Haircuts. They refreshΒ you, give you a newfound sense of confidence, and, if radical enough, bulk insta likes. YouΒ sit in the hairdresser’s chair, convinced the chop you’re receiving is a good thing!!! Your hair has never been this healthy!!! You’ll never use the same amount of conditioner again!!!

Then you step outside. The realisation hits. You immediately miss your hair.

We’ve all been there. For me, it was a mixture of a few feelings that pushed me to make the chop: the desire to do something radical, wanting to look more mature, being sick of the split ends I was incessantly playing with any chance I could get, the amount of compliments and likes on Instagram I would inevitably receive, and largely the fact that, at the end of the day, all I was doing was cutting hair which would ultimately grow back. What’s the big deal?

I was happy with my new haircut for the first night of having it, after I received a wash of compliments from friends, family members, people on Facebook and Instagram alike. When I woke up the next morning, I hated it. I flip-flopped between loving and hating my hair for a solid two months (it’s been about 2 and a half months, I’ll just note), and then my hair was long enough to pull back into my staple low bun and I was happy again. My haircut made me extremely moody – one day I was loving my bob, others longing for the elbow-length locks I enjoyed as an eighteen-year-old.

There’s a sense of separation anxiety that overcomes you after a haircut. Especially when you’ve undergone quite a sizeable chop. At first, it’s in feeling the ends of your hair and finding little there. Then, when you’re washing it, and you realise you don’t even need to condition the ends, cause there are none. Then it comes when you wake up in the morning and look at yourself in the mirror to see your hair is a mess, but not a cute one that you can just like, whip up into a messy bun??? Because you don’t have enough hair to even make a bun??? So you either have to spend the next 20 minutes styling it or just remain the way you are, looking like a disheveled version of the little lad from the starburst ads.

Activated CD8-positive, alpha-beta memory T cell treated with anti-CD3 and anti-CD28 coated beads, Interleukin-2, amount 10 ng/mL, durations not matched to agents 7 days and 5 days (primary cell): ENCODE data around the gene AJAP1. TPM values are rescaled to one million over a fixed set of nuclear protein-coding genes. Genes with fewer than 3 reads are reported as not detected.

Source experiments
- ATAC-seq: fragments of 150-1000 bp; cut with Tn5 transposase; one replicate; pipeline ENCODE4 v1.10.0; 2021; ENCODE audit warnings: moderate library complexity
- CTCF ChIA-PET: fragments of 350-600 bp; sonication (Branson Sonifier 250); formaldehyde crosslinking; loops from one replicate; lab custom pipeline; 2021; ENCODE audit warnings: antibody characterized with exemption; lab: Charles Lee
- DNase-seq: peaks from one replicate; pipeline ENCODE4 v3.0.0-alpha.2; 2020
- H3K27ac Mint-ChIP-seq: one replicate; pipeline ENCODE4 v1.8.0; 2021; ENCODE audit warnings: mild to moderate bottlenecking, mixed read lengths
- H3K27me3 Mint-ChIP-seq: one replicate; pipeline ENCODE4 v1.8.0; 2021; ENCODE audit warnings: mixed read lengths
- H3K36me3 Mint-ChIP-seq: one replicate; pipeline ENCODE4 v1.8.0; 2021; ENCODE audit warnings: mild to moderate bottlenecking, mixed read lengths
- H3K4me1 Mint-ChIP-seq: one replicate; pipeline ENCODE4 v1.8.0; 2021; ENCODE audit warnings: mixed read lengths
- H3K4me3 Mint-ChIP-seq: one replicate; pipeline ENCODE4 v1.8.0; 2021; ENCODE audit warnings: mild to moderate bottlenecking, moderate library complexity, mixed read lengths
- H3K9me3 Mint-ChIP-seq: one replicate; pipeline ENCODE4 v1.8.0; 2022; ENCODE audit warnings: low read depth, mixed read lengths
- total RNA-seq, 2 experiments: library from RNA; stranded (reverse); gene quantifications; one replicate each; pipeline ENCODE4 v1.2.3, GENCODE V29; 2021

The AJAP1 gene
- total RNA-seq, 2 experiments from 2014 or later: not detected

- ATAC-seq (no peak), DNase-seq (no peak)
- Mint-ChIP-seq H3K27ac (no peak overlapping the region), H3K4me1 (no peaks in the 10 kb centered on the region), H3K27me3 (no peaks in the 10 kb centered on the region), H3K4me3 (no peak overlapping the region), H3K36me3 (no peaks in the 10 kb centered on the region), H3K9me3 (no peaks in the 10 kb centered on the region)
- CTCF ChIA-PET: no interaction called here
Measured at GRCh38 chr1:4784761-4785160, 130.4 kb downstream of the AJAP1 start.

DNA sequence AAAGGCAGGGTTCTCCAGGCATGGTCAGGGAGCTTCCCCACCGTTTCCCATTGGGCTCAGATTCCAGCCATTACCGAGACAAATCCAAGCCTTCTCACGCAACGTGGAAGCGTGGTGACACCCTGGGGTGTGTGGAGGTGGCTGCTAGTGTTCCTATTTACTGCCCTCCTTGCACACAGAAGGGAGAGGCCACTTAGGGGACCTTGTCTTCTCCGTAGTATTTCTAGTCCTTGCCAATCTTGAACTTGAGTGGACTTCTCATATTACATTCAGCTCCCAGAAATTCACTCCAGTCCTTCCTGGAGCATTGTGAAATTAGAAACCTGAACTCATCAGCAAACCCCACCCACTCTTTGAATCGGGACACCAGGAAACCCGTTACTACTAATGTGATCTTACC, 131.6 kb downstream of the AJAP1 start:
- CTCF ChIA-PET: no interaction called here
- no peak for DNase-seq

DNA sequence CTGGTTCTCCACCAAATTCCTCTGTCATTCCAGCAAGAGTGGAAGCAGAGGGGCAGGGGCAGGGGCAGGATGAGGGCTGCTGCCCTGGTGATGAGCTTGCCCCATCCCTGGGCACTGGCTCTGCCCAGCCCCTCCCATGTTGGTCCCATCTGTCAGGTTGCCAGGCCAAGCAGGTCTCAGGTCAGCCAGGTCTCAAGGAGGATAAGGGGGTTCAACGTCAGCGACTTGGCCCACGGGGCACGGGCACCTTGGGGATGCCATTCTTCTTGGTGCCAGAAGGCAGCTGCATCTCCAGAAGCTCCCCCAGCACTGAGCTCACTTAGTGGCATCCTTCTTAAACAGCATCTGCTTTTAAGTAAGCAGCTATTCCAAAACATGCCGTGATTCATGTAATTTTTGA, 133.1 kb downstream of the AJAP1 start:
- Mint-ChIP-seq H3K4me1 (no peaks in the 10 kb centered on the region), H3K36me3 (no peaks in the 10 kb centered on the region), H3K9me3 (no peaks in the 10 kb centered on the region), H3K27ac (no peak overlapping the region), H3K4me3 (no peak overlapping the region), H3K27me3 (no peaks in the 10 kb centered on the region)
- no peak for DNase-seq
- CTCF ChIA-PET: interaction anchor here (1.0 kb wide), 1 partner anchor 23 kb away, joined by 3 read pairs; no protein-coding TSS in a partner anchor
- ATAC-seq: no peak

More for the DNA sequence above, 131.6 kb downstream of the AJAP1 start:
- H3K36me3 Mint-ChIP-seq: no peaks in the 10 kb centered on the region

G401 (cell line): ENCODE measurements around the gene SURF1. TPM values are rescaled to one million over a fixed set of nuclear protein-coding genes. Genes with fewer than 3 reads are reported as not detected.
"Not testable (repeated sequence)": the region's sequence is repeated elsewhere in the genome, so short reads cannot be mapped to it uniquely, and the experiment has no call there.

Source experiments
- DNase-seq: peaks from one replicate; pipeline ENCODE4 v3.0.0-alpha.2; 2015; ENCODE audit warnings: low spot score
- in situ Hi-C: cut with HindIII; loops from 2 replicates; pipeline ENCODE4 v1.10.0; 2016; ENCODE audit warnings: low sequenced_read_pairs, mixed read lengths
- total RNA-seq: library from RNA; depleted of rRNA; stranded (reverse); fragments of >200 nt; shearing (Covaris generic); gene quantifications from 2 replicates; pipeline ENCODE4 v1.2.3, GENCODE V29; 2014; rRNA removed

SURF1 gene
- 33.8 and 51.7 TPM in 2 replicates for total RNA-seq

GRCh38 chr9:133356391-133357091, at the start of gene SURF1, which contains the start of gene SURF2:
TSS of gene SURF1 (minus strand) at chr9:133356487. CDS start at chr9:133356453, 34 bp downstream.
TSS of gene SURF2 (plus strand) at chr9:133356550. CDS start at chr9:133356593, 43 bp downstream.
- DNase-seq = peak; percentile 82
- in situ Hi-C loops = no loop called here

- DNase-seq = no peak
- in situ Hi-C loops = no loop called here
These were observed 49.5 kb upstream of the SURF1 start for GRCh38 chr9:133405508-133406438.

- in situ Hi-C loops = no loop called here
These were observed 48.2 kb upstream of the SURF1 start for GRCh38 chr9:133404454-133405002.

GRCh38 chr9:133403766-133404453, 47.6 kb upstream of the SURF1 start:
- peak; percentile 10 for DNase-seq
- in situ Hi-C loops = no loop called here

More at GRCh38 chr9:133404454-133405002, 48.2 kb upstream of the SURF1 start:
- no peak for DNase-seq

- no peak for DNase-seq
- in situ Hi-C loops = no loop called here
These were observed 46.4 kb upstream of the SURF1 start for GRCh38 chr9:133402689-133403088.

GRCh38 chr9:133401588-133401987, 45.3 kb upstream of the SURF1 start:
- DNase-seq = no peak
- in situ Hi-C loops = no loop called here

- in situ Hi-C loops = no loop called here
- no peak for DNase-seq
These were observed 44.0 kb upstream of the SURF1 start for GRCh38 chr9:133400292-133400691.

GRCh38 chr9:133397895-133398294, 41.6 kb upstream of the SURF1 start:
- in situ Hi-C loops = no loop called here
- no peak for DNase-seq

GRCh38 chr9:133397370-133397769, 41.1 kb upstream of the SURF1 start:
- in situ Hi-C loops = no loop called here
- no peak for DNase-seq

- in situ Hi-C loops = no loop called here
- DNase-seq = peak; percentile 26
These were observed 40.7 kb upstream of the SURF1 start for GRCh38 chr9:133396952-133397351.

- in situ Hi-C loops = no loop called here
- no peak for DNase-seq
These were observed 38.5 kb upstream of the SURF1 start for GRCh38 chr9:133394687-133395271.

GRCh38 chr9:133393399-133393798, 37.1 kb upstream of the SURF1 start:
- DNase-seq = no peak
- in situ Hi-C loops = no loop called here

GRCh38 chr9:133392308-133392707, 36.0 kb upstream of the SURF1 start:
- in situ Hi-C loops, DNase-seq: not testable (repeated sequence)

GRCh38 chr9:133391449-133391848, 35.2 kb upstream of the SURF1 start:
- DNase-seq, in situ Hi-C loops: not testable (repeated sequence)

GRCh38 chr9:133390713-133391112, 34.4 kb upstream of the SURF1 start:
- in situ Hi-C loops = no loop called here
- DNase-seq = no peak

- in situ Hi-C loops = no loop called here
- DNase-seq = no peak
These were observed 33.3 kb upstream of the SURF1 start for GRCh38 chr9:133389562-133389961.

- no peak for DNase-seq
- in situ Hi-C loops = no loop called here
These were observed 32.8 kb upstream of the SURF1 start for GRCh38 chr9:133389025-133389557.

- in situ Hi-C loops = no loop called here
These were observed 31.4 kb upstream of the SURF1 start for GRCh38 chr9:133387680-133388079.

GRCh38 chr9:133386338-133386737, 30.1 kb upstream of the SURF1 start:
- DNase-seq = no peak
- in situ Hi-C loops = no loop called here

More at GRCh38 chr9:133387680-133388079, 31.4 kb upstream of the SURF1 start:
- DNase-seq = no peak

The phase that follows, as you begin to accept the fact that this is your life now, is a good one. You will learn what styles suit your hair best. For me, this involved coming to terms with the fact that I could no more wear the middle part I had grown so accustomed to over the past seven years. You must grab your straightener, dry shampoo and texturising mousse and set about becoming a new woman, hair-wise. Once you can master your new length, you will gain a new-found confidence in it.

Once you notice your hair growing, you will become accustomed to your ‘do. You’ll feel more confident experimenting with different styles, leaving it natural and playing up your part. I’m in this phase now and it is exciting!!!

me having a good hair day as I lie in bed writing this at 10pm!!!!

me having a good hair day as I lie in bed writing this at 10pm!!!!

Soon enough, your hair will have grown into a length you’re happy with/the length you originally asked your hairdresser for but didn’t receive, and you’ll be so pleased as you’ll finally know what to do with it. How exciting!!!

I think what I’m getting at with this post is that there is always something to do with your hair. Even if you immediately regret your cut and wish for your original length back, there is always hope to be found in the knowledge that your hair will be long again, you just have to wait it out. If you’re patient, it’ll be a sinch. If you’re like me, and you have zero patience, you’ll just have to find something exciting to pass the time with while you wait. Try out different parts, waves, curls, heck even inject a bit of colour into your hair – I’ll just note I haven’t been brave enough to do that one yet.

Hair is just hair. It grows. I think that’s the one thing we can bank on happening in life. Don’t stress if you cut your hair and suddenly hate it. Throw it up in a ponytail and wait it out. Everything will be fine.